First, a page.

You couldn't be more wrong Saeed. Wall Street has not 'collapsed' and even if it had, do you know what's causing it? It's certainly not cheaper broadband. It's banks giving out credit to people who aren't good to pay it back. Unmitigated greed caused by overambition in the real estate market as landlords and property developers rip off tenants and customers in search of greater profit. Now....doesn't that sound VERY familiar?
Saeed I would be really interested to hear your views on why permitting Voip "will only cause chaos" and why reducing the tarrifs levied on the consumer is also not beneficial....
Of course you donâ€™t need to listen to one of the leading internet companies in the world, I think they know a whole lot more about the internet and itâ€™s effect on global business than you ever will. Did you read the article, go back and read between the lines, these comments are clearly aimed at the UAE trio of Etisalat, Du and the TRA. The UAE was the â€˜obvious locationâ€™ for this new Data Centre but Bahrain was chosen as better environment for an â€˜Internet intensive businessâ€™. Bahrain should be congratulated for bagging this multi-billion dollar investment and the TRA should understand that their policies have lost this deal! This is just another example of how the UAE internet tariffs and VoIP block is stifling business development here. This should really ring alarm bells with the TRA. Take note before other â€˜internet intensive businessâ€™ come to understand that the UAE is not the only option in the Gulf and start to move there too. After all, add to this the high cost of living and rents all affect the bottom line. Mr. Saeed, you need to get your assumptions right, itâ€™s not that â€˜it isnâ€™t brokeâ€™ itâ€™s only that companies are not aware of the other Gulf options out there, and itâ€™s only a matter of time before they are.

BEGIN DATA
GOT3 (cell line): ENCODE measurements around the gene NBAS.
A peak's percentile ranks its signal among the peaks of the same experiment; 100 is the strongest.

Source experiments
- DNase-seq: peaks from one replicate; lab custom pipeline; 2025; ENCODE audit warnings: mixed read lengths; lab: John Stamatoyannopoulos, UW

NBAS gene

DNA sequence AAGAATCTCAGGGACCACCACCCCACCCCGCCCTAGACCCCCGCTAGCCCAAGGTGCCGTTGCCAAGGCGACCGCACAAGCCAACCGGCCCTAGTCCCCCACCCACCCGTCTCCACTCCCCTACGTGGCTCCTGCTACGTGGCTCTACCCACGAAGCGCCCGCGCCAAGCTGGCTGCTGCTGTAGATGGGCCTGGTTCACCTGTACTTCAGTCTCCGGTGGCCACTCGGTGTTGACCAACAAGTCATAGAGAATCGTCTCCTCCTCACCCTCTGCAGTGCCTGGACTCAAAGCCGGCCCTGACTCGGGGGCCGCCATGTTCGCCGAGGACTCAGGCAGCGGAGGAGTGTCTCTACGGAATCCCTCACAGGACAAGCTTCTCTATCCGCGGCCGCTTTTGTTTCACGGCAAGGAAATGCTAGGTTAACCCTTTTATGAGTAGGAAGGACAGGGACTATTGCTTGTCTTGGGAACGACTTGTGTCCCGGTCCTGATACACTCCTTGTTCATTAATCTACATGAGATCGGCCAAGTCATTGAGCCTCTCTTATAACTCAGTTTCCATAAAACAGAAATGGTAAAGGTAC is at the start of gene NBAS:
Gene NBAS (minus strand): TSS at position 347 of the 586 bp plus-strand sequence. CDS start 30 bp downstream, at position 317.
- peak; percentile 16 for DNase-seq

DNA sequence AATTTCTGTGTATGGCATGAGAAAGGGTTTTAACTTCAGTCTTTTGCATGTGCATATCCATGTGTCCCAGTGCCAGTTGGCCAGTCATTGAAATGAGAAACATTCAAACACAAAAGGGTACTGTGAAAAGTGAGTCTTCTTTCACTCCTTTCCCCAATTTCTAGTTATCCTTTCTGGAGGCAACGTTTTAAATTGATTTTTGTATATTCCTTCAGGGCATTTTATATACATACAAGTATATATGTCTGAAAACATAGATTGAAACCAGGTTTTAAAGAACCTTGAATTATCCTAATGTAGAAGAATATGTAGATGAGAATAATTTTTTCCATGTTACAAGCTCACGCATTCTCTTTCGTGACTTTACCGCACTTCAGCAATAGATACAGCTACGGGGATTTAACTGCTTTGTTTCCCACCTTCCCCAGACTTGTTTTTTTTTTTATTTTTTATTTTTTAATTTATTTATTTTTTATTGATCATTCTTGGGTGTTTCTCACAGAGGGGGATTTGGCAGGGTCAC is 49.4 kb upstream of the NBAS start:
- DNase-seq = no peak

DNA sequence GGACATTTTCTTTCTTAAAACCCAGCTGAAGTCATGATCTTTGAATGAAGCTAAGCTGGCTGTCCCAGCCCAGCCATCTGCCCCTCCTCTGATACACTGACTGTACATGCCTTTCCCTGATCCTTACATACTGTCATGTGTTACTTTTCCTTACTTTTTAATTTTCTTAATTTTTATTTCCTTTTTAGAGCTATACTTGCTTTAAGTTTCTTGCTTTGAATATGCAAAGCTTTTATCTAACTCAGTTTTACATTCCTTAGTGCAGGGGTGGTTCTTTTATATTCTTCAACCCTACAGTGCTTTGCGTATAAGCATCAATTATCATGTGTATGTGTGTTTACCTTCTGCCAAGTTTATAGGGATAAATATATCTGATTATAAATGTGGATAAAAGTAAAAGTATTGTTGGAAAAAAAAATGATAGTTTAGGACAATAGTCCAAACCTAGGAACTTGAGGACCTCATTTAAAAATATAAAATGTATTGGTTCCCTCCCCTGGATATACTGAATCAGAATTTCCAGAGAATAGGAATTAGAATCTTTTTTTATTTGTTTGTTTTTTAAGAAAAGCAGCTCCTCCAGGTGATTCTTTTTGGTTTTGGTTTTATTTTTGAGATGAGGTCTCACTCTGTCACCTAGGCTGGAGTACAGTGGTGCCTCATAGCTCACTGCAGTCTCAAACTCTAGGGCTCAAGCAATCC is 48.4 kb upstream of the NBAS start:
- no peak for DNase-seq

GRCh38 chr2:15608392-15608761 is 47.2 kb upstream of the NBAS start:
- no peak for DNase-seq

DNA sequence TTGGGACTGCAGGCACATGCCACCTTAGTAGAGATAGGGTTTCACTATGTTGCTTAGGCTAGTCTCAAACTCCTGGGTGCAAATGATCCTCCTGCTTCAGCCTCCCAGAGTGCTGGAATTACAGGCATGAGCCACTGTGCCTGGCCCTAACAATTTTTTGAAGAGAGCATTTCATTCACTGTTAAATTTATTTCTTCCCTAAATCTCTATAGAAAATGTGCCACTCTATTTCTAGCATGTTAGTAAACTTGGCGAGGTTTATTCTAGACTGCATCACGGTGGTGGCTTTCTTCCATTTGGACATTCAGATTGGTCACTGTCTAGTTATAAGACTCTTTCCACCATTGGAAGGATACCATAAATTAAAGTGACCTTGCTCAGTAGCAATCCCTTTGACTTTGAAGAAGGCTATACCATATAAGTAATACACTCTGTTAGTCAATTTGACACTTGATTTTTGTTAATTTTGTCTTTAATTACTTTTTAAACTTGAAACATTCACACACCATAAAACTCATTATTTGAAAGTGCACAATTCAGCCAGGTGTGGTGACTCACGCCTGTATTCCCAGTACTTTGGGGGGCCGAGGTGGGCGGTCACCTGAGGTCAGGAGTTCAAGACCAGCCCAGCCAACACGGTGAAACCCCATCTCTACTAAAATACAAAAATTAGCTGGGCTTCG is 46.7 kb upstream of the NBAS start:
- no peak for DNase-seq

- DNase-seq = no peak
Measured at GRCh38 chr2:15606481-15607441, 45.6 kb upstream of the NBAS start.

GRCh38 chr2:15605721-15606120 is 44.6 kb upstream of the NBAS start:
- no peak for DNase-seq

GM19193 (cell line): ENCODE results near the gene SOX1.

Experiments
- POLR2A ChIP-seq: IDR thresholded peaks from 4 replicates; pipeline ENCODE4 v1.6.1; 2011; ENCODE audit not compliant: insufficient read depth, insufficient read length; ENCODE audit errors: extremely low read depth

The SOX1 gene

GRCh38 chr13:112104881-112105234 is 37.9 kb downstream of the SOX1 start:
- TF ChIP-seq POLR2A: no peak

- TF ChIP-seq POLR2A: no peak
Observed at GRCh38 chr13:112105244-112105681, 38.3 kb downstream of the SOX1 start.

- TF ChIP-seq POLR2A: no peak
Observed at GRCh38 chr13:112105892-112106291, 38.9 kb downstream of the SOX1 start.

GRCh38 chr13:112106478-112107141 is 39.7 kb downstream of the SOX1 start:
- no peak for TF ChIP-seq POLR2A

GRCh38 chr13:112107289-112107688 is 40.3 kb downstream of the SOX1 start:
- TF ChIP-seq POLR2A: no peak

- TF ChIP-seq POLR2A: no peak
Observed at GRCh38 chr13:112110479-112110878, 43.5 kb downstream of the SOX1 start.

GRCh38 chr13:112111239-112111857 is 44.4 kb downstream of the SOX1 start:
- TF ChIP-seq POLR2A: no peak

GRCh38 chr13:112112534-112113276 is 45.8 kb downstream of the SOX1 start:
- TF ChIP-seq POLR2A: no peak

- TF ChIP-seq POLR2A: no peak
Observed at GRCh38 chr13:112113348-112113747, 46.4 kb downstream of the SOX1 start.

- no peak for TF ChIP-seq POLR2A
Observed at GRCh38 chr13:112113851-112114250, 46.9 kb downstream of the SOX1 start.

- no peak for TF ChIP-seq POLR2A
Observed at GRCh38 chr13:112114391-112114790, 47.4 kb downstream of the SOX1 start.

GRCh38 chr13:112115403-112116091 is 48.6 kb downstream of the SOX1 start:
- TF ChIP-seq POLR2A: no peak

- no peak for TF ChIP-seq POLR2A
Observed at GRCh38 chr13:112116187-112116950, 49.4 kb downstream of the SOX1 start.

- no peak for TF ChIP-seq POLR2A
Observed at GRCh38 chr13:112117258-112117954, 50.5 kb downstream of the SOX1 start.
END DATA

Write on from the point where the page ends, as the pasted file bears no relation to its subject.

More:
Saeed, Please open up your mind. Don't think on East-West line........that someone fro western world is commenting/giving advice on regulatory issues here. Accept the fact that money is weighing heavy on authorities mind. If you give a open thought about technological advances that cheap internet has to offer, I am sure it will out weigh everything.
You might not take advice, Mr. Saeed but should i remind you that the very technology that you are using today was patented by the Americans. What is happening on the Wall Street is not because of excessive freedom , but excessive greediness which is nakedly visible in every part of the world. However, the unprecedented steps the American govt is taking is going to salvage the financial system of the world. Finally, from your shocking outlook, you wait for disaster to strike and then look for a solution? Thank god youâ€™re not at the helms of control, or we would all be doomed
Saeed aside (and may I suggest you open your horizons to see what other countries are doing including Singapore, Hong Kong), really I must applaud VOIP services to be firmly "re"-inaugarated here. VOIP is a necessary medium that promotes international business. Whichever technology helps to lower costs = promote businesses. Period. About time !
Saeed, please spare us your nonsense about VoIP as a cause of chaos - or do you work for Etisalat? The chaos we should worry about has much more to do with sheer greed and lack of intelligent planning on behalf of the authorities who seem to be firmly convinced that Dubai is the centre of the universe...